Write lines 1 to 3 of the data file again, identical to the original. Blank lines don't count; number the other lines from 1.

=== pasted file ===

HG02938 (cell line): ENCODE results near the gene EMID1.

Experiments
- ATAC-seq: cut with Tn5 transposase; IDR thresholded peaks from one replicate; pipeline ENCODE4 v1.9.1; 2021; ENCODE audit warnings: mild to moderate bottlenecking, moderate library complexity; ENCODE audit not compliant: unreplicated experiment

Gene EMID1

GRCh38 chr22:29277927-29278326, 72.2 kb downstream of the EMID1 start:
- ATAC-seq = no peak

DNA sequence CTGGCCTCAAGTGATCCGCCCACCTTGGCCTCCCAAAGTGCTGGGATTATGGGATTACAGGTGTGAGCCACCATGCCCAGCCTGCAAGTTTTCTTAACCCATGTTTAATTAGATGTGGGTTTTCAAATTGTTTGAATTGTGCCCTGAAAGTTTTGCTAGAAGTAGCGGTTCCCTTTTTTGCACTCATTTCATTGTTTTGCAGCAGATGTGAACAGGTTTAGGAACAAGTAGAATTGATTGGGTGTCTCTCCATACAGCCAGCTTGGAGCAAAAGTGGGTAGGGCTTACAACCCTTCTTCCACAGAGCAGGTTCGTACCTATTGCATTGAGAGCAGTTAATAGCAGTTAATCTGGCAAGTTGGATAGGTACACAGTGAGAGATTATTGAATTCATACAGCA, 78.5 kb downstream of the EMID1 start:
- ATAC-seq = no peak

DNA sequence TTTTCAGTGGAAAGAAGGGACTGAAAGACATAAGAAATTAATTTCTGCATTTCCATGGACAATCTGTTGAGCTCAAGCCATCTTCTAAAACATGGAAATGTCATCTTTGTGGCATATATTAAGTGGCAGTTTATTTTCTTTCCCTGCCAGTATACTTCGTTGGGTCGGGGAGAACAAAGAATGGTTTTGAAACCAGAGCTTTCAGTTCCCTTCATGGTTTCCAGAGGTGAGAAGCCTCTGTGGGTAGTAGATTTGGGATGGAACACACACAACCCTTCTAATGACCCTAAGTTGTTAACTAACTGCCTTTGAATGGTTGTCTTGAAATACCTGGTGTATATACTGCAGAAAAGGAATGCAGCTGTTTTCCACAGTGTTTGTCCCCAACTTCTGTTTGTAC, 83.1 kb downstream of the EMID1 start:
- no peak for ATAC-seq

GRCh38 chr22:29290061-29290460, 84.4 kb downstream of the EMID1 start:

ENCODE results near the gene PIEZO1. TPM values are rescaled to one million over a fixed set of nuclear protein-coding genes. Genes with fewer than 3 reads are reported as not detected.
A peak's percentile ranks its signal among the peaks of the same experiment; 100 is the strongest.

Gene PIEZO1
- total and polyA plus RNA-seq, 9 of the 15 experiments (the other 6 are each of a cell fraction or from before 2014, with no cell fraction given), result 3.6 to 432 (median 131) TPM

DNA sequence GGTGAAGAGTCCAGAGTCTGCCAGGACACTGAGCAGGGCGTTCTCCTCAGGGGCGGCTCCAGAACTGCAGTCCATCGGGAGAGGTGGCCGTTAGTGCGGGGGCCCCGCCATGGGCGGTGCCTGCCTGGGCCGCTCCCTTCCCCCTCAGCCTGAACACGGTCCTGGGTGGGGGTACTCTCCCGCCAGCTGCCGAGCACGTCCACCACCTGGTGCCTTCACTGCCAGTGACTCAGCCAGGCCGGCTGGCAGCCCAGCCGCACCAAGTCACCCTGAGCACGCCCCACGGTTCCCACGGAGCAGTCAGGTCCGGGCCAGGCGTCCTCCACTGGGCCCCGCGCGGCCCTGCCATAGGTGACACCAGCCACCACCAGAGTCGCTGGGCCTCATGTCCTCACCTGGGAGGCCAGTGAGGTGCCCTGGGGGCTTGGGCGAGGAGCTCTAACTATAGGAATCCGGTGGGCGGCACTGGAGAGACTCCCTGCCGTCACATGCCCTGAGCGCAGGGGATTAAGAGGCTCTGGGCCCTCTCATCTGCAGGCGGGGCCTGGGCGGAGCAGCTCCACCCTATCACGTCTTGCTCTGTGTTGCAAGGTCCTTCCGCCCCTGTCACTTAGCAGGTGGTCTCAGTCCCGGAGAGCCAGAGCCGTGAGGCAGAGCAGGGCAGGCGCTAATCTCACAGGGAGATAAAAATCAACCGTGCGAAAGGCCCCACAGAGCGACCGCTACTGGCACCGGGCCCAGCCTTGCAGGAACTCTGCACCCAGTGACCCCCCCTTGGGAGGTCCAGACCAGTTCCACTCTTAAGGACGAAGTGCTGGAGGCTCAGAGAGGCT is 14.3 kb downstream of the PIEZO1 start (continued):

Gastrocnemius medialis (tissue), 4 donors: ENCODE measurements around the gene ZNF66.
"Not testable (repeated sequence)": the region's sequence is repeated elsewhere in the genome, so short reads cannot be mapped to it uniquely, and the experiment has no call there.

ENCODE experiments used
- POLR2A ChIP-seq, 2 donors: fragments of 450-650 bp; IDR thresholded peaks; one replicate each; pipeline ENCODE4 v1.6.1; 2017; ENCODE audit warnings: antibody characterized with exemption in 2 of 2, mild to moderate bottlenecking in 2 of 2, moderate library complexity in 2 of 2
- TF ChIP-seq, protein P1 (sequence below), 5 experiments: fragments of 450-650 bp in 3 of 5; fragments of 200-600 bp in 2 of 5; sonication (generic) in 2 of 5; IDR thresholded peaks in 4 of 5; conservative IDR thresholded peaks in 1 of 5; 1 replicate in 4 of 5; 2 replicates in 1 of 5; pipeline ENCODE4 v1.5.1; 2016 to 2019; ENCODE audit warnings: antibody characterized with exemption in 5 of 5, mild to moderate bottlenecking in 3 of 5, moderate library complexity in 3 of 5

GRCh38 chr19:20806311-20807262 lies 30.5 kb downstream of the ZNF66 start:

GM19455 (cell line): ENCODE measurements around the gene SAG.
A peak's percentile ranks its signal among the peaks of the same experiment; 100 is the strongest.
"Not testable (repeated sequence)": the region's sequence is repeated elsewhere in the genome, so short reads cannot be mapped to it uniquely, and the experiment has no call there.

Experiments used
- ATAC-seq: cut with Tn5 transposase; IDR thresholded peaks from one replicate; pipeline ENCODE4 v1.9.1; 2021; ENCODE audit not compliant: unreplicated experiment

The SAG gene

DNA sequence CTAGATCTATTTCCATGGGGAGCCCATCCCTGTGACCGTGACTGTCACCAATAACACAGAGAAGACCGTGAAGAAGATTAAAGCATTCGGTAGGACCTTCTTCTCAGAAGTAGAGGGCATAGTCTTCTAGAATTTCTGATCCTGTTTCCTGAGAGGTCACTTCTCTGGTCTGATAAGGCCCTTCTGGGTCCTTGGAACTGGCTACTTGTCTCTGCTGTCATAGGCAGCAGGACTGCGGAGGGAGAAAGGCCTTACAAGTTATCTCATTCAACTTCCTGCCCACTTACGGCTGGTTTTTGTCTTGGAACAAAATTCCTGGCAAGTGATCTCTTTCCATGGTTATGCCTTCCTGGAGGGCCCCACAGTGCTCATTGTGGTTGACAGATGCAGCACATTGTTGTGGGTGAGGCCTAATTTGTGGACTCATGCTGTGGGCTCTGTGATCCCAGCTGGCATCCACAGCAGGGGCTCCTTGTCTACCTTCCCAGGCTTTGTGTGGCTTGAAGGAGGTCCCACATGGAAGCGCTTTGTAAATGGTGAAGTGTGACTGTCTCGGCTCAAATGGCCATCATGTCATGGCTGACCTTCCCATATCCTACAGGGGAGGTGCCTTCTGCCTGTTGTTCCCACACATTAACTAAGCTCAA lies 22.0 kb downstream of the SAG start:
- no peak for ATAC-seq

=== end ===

HG02938 (cell line): ENCODE results near the gene EMID1.

Experiments
- ATAC-seq: cut with Tn5 transposase; IDR thresholded peaks from one replicate; pipeline ENCODE4 v1.9.1; 2021; ENCODE audit warnings: mild to moderate bottlenecking, moderate library complexity; ENCODE audit not compliant: unreplicated experiment